Despite all of the above I still find the ideal of social mix an attractive one because of its potential to help overcome social distance. And here’s why …. one of the things that struck me in the conversations with my students is that social housing is very much an alien concept to them. Few of them know social housing tenants personally, and so are too ready to accept popular stereotypes perpetuated in the tabloids which renders such people and places as ‘problematic’ (see Sean Damer’s class book for example).
This is in stark contrast to my own childhood experience in North Lanarkshire – a local authority dominated by council housing. I grew up in social housing and even now live in an ex-council house. My housing estate (or ‘scheme’ as we would call it in Scotland) is comprised of a mix of renters and owners, and to be honest that’s one of its endearing features. You can’t tell (aesthetically) which homes are bought and which are rented, and both are pepper-potted at the street-level, which allows more social interaction across tenures. Having experienced social mix first-hand I have a very different view of social housing from my students, because I can more easily separate the moral panic about ‘sink estates’ and ‘schemes’ from the reality of life in working class communities.
To me, mixing people of different backgrounds together (whether in the context of housing & neighbourhoods, comprehensive schools, a national health service etc) is key to bridging social distance and emphasising the common bonds that bind us all together. Physical segregation by contrast reinforces differences. Arguably one of the strengths of social housing in Scotland in its hey day was that it was home to a broad cross section of the population (it wasn’t just for the ‘poor’). In a Scottish context tenure-mix has also been really important for social mobility by allowing ‘aspiring’ households to remain in their local community, instead of leaving it in search of better (often private) housing markets elsewhere. This is probably the bracket I’d put myself in, as where I live now is only a few miles away from where I grew up as a child. And I have a strong place attachment to the area.
So despite my hostility to the evidence base surrounding ‘tenure-mix’ as a solution to concentrated poverty, I have been pondering that perhaps mixed communities aren’t always a bad thing. Nor does it always equate with gentrification as some on the left have argued (although in some circumstances it can do – see for example the work of Kirsteen Paton on Partick in Glasgow). Would be interested in other people’s views on this, as I know many housing researchers are critical of tenure (and social) mix – often for very good reasons.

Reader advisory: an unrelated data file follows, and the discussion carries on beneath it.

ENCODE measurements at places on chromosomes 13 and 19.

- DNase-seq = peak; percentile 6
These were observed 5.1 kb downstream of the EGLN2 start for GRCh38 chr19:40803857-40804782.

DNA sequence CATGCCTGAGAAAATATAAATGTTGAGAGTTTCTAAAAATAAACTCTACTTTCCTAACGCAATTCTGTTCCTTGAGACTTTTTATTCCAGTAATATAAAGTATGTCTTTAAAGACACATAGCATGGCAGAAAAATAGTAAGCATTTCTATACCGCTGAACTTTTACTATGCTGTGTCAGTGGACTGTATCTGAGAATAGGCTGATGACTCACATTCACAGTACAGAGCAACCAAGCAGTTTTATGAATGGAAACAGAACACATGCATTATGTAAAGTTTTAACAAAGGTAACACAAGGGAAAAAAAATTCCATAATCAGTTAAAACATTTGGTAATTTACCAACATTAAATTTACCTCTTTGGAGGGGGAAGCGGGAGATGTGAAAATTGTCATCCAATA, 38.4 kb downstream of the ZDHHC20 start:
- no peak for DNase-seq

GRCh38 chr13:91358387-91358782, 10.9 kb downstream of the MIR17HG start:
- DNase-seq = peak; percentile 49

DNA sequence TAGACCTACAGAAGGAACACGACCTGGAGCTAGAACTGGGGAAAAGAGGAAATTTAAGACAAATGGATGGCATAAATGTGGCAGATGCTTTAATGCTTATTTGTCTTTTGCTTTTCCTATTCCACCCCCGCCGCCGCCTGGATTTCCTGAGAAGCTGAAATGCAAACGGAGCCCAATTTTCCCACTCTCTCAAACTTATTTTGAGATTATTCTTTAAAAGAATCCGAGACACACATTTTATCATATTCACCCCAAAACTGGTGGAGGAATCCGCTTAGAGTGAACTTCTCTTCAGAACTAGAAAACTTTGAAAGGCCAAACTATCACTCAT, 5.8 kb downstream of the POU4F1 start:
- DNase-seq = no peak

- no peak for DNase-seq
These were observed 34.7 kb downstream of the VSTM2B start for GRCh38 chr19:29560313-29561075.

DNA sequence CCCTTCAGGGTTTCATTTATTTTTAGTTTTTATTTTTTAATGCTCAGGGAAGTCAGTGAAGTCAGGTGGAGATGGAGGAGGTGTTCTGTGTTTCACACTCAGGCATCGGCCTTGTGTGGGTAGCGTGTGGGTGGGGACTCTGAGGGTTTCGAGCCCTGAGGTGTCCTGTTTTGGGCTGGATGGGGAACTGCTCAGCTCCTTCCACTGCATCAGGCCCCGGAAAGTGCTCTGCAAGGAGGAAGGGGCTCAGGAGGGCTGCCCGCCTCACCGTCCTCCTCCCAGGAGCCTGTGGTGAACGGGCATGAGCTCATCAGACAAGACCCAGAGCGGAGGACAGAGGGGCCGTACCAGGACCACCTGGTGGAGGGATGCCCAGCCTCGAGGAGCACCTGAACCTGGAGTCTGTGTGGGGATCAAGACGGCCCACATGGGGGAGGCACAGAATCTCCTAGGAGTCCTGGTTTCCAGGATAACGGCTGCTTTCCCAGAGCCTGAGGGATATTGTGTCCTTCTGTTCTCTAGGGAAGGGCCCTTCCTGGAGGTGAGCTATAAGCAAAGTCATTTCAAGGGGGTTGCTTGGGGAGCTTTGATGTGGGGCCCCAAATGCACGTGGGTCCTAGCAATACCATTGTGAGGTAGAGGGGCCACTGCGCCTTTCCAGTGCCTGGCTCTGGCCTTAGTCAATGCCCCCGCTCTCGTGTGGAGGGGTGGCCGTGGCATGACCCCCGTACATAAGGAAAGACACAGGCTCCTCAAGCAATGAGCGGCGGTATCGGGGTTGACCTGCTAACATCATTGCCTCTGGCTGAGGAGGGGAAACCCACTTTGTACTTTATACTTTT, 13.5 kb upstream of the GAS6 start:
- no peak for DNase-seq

The importance of community
The Scottish Housing Regulator’s current consultation on reforms to the regulation of social landlords in Scotland has sparked controversy within the sector (see for example, recent articles in the Glasgow Herald and Inside Housing, and briefing papers by the community housing sector).
The biggest moot point is over plans to introduce a mandatory fixed-term for committee members (who make up landlords’ governing bodies). This change is especially problematic for small, community-based housing associations (a dominant governance model in the west of Scotland), because their management committees are drawn from ordinary local residents. The passion, commitment and local knowledge of these individuals, combined with the partnerships they forge with local housing staff have been central to the success of this governance model; and the skills and experience these community leaders develop over the years is invaluable. That the Regulator wants to consign this to the scrap-heap is sad indeed, especially when most committee members are already subject to regular, open elections. A second related concern is the proposal to pay governing body members. This not only contradicts the ethos of volunteering and place based social capital that underpins the community housing sector in Scotland, but seeks to introduce a ‘private sector’ governance model which is inappropriate for community organisations, many of whom are also registered charities. There seems to be a real tension between the Regulator’s desire for ‘professional’ boards and the benefits of community governance through the community ownership of social housing.
Beyond this immediate issue, the consultation also sparks questions about how much is too much regulation? There have long been concerns that housing associations are over-regulated compared to other independent, third sector organisations. Whilst housing association do receive financial support from the public purse does that mean the Regulator should be able to dictate the terms of their constitution, or how they govern themselves? Or would the regulatory gaze not be better directed on the Private Rented Sector which is where the real rogue landlords are to be found? Answers on a postcard …..
(for further discussion of mandatory terms see the excellent paper by GWSF )